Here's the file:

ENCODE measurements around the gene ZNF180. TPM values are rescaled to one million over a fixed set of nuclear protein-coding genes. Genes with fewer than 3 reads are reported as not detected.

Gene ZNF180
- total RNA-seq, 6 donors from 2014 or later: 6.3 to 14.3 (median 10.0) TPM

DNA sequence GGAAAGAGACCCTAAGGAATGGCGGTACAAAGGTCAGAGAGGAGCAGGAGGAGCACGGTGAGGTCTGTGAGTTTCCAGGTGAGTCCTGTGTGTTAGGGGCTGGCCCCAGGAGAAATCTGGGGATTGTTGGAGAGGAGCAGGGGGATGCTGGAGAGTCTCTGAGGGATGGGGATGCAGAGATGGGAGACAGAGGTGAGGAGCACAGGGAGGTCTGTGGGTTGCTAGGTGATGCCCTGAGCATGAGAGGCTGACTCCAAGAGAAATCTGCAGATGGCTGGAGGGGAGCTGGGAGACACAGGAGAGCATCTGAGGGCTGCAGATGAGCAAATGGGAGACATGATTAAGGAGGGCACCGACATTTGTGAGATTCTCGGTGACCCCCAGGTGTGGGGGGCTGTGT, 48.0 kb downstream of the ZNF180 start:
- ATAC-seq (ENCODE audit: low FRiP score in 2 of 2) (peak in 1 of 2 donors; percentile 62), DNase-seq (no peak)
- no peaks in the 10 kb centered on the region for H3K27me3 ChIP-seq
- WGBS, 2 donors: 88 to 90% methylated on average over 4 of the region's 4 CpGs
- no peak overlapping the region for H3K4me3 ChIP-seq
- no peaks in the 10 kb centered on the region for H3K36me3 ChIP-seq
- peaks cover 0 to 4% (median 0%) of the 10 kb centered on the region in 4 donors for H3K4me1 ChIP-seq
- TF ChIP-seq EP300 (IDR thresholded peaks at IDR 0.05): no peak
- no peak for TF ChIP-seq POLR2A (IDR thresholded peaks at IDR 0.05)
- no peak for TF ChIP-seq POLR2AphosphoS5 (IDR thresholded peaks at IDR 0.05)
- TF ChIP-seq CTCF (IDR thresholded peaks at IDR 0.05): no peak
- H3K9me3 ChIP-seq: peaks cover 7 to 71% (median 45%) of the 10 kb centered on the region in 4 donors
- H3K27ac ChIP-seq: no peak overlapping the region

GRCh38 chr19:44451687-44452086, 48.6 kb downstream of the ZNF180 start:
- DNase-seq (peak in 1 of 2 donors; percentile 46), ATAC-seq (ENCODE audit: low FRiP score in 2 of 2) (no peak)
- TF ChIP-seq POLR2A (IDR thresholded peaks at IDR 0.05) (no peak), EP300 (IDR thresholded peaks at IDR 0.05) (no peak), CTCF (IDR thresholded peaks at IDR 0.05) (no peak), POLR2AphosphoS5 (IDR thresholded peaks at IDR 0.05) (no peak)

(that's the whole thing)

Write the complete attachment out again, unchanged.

ENCODE measurements around the gene ZNF180. TPM values are rescaled to one million over a fixed set of nuclear protein-coding genes. Genes with fewer than 3 reads are reported as not detected.

Gene ZNF180
- total RNA-seq, 6 donors from 2014 or later: 6.3 to 14.3 (median 10.0) TPM

DNA sequence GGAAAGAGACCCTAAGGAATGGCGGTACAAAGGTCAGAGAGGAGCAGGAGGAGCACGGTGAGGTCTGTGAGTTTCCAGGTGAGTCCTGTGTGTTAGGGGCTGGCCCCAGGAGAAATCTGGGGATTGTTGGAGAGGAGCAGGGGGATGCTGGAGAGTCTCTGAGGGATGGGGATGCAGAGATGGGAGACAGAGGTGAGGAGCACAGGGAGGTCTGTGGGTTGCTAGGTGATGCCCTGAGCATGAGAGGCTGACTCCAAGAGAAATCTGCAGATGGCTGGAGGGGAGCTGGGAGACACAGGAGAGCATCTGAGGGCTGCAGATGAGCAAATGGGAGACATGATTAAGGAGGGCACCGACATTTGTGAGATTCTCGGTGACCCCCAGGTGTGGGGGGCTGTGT, 48.0 kb downstream of the ZNF180 start:
- ATAC-seq (ENCODE audit: low FRiP score in 2 of 2) (peak in 1 of 2 donors; percentile 62), DNase-seq (no peak)
- no peaks in the 10 kb centered on the region for H3K27me3 ChIP-seq
- WGBS, 2 donors: 88 to 90% methylated on average over 4 of the region's 4 CpGs
- no peak overlapping the region for H3K4me3 ChIP-seq
- no peaks in the 10 kb centered on the region for H3K36me3 ChIP-seq
- peaks cover 0 to 4% (median 0%) of the 10 kb centered on the region in 4 donors for H3K4me1 ChIP-seq
- TF ChIP-seq EP300 (IDR thresholded peaks at IDR 0.05): no peak
- no peak for TF ChIP-seq POLR2A (IDR thresholded peaks at IDR 0.05)
- no peak for TF ChIP-seq POLR2AphosphoS5 (IDR thresholded peaks at IDR 0.05)
- TF ChIP-seq CTCF (IDR thresholded peaks at IDR 0.05): no peak
- H3K9me3 ChIP-seq: peaks cover 7 to 71% (median 45%) of the 10 kb centered on the region in 4 donors
- H3K27ac ChIP-seq: no peak overlapping the region

GRCh38 chr19:44451687-44452086, 48.6 kb downstream of the ZNF180 start:
- DNase-seq (peak in 1 of 2 donors; percentile 46), ATAC-seq (ENCODE audit: low FRiP score in 2 of 2) (no peak)
- TF ChIP-seq POLR2A (IDR thresholded peaks at IDR 0.05) (no peak), EP300 (IDR thresholded peaks at IDR 0.05) (no peak), CTCF (IDR thresholded peaks at IDR 0.05) (no peak), POLR2AphosphoS5 (IDR thresholded peaks at IDR 0.05) (no peak)